Were you watching a movie halfway and your Onkyo receiver just decided to shut itself off with the standby light kept blinking? If yes, then that means your Onkyo receiver just went into protect mode. When that happens, you should turn off the main power of your AVR. This could be a telltale sign that your AV receiver may have been damaged but before we conclude that, we should go through a checklist first. I will also take this opportunity to explain what does Onkyo protect mode means.
What is Onkyo protect mode?
It is a mode which will be activated when the sensor detects excessive heat and/or voltage irregularities. This is a way to protect your Onkyo receiver from damage or further damage by shutting down the whole unit. When this happens, you will notice the standby light will keep blinking. This may also prevent your fuse from blowing. When your fuse is blown, and the unit is still running, this may damage your Onkyo amp.
You should check all the connections for any loose wirings as they may be the ones short circuiting your Onkyo receiver. If you do find them, you should replace them with new ones.
Were you running the Onkyo amp at very high volumes for a long period of time before the protect mode was been activated? If yes, you should readjust your volume and settings.
Is your Onkyo receiver heating up even when there’s nothing been played? If that’s the case, you should immediately switch it off and send it to the service center for repair. As mentioned, excessive heat will cause the protect mode to be activated. Do check if the AVR is properly ventilated and the vents/exhaust are not been blocked. After a long period of use, you should let your amp cool down.
Was there a power surge that happened recently? Maybe your power outlets have been damaged and are causing voltage irregularities. You can try using a different power outlet and see if this solves the issue.
Did you recently change your speakers? Or maybe you are using the speakers with the wrong impedance? Please check your speakers’ impedance now, if they are incorrect, then you will have 2 options. Either change your speakers to the ones with correct impedance or change your receiver to the one that can drive such speakers.
Resetting Onkyo Protect Mode
Firstly, you should unplug the power cord of your Onkyo receiver from the power outlet and also remove all speakers and cables from your receiver. You should leave it this way for at least an hour. After an hour or more have past, plug back the power cord. Do not reconnect the speakers and cables yet. Turn on your Onkyo receiver and set the volume to max setting. You should leave it like this for about 30 seconds. If the Onkyo amp reactivates the protect mode, then you will need to send it for repair. If it doesn’t, then set the volume back to minimum setting and disconnect the power plug from the power outlet. You can now reconnect your speakers and cables back to your receiver. Plug back the power cord, switch on the power and turn on the Onkyo receiver.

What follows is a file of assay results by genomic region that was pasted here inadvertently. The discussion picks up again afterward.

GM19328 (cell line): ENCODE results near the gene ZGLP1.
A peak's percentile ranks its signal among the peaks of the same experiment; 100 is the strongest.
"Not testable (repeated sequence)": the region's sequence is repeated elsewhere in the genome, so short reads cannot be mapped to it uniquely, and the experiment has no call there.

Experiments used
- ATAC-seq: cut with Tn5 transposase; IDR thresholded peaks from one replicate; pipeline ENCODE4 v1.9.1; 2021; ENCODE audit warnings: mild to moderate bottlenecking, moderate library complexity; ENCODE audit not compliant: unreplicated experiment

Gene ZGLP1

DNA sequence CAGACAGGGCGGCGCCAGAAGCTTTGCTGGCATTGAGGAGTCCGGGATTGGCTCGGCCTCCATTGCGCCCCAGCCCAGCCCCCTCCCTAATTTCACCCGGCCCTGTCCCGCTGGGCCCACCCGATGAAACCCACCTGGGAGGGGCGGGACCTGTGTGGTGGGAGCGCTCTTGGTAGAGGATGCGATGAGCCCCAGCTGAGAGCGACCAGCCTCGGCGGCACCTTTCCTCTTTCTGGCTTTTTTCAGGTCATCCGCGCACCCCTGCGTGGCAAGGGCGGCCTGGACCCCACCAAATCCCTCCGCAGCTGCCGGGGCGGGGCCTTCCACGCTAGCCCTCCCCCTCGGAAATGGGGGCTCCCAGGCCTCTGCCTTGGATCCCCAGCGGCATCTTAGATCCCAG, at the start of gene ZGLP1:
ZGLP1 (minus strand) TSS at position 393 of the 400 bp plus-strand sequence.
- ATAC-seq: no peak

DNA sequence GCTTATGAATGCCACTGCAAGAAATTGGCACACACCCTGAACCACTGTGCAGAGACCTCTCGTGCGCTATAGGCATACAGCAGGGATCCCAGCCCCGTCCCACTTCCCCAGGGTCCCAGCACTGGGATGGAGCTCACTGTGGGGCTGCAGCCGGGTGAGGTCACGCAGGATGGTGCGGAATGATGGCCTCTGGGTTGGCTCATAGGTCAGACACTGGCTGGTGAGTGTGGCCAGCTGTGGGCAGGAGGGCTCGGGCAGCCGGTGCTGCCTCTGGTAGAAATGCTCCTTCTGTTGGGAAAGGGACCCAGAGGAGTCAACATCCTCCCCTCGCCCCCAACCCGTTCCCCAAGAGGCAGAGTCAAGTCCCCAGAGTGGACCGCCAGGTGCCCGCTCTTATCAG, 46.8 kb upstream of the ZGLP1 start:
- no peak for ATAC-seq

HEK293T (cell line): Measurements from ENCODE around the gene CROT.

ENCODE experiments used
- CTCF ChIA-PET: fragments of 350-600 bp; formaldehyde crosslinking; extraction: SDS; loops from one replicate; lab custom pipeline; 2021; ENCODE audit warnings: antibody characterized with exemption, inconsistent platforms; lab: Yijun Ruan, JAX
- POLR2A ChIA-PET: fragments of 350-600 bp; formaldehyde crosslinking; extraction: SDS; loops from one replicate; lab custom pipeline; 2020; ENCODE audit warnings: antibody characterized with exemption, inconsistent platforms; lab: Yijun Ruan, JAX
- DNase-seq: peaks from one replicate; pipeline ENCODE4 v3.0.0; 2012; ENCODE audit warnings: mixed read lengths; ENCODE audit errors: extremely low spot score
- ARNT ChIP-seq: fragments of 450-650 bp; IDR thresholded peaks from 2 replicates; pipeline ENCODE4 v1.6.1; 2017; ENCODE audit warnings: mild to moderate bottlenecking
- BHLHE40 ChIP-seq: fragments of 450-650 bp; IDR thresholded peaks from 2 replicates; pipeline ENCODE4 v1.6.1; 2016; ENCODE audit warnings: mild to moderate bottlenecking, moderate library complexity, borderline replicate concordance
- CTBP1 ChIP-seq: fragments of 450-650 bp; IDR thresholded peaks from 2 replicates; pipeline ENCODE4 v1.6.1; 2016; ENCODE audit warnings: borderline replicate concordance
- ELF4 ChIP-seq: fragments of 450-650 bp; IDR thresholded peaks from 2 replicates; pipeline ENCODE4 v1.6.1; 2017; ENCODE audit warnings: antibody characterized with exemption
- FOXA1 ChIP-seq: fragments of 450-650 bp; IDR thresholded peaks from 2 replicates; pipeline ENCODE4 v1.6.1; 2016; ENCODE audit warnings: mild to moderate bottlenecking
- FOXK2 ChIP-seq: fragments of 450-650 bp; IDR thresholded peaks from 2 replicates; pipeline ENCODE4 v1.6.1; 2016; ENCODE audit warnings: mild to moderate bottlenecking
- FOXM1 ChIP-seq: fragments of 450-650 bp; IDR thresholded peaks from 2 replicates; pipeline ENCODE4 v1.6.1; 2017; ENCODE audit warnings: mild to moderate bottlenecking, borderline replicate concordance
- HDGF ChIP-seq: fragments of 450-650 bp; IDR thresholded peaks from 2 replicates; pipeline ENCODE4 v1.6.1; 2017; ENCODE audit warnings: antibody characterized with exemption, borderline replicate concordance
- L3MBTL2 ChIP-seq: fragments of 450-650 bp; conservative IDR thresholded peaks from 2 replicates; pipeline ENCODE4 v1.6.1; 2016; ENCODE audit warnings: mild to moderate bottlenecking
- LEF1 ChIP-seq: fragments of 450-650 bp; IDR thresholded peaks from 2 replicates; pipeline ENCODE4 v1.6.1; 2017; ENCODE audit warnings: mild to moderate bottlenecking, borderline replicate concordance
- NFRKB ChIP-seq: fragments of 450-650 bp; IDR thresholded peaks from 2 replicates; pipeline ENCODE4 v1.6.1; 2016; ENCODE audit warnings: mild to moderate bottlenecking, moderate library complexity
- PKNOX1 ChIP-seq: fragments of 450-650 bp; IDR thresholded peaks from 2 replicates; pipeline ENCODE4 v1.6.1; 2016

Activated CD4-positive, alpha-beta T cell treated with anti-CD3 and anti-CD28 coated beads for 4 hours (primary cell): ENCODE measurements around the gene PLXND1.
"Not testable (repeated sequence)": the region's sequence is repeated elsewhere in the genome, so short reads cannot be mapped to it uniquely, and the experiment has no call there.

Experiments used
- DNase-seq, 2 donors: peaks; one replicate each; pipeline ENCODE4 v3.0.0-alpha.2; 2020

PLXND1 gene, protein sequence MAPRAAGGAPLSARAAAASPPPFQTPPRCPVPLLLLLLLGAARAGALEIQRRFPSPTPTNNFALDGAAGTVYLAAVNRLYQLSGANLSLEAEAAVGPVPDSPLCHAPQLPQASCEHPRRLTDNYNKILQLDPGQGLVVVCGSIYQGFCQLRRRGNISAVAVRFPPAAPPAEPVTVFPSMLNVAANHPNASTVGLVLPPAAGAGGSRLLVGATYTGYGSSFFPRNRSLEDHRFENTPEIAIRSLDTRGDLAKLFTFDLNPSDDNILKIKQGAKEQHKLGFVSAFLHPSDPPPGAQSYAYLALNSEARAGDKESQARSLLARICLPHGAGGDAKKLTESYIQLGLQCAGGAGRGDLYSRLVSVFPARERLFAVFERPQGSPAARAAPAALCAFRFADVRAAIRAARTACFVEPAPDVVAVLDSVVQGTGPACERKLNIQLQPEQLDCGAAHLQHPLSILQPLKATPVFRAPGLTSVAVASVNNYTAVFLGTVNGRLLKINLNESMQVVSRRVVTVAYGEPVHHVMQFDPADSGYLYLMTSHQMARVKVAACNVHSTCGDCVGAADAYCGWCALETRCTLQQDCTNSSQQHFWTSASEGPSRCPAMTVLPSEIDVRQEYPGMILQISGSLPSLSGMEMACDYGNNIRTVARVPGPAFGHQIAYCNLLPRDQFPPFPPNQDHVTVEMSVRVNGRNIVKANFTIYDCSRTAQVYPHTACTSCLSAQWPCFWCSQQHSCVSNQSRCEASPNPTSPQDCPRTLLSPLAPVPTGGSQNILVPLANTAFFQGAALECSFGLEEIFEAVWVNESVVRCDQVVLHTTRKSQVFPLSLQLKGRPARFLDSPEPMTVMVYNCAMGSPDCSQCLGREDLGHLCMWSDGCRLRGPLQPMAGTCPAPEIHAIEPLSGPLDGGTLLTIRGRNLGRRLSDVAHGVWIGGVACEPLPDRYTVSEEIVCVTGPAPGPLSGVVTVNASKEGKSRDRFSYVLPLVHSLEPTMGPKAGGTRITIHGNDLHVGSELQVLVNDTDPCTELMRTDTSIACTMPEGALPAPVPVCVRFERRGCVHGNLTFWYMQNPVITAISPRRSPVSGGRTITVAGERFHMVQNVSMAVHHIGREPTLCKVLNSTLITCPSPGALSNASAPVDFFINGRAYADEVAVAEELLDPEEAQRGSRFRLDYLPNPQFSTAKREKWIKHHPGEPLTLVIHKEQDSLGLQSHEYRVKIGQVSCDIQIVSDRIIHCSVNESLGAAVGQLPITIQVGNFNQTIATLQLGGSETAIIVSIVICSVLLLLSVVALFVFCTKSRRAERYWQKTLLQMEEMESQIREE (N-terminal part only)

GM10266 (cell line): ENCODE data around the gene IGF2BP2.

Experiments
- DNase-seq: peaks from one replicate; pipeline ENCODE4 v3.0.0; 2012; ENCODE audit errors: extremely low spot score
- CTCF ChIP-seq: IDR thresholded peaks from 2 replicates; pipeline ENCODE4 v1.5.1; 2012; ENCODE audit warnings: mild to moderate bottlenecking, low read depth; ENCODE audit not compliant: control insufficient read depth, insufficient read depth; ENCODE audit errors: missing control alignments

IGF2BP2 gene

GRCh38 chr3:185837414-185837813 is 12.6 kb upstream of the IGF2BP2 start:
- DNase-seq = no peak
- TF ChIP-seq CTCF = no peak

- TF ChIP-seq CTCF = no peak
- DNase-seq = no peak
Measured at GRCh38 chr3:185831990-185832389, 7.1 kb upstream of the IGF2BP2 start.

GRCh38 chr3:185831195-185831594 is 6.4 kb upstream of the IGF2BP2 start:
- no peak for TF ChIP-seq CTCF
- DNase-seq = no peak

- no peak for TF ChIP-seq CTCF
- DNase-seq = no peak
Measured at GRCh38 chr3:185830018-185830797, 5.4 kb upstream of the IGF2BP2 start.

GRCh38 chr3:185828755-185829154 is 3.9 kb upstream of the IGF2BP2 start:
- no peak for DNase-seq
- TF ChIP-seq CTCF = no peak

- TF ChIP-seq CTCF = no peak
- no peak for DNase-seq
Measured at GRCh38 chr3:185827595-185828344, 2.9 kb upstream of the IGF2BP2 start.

Another method you can try is setting the receiver back to factory default, you may want to check your user manual or contact Onkyo support on how to do so for your specific model. Usually is by pressing onto the VCR/DVD button and while it is been pressed on, you will then turn on the receiver. “Clear” should appear on the front panel screen. If the problem is not fixed, then you will need to send it for repair.
Unfortunately, when this happens to your Onkyo receiver, it is usually something detrimental and will require a repair. Most likely it could be a short in the output stage, or maybe internal damage of the power supply. Could be something minor like a broken fuse or something bad like damaged transistors. The list goes on, but no matter what it is, you will most likely need to send it back to the manufacturer for repair.
If you have been using your Onkyo AV receiver for years and already past the warranty. Then it could be wear and tear that causes the protect mode to be activated. At this stage, I would suggest getting a new AVR since you are going pay quite a significant sum of money to repair it, might as well use the money to get a new one. Not only you will be getting a new AVR with a longer lifespan, you will also be getting all the newer features and latest audio codecs. So you might want to work out the costs before deciding either on repair or getting a new receiver.
This is probably a good reason, not to buy 2nd hand AVRs, as it may look mint condition on the outside but you wouldn’t know the condition internally. There’re some cases where the buyer tested the receiver at the seller’s location and it was working fine but after a few days of use, it actually broke down.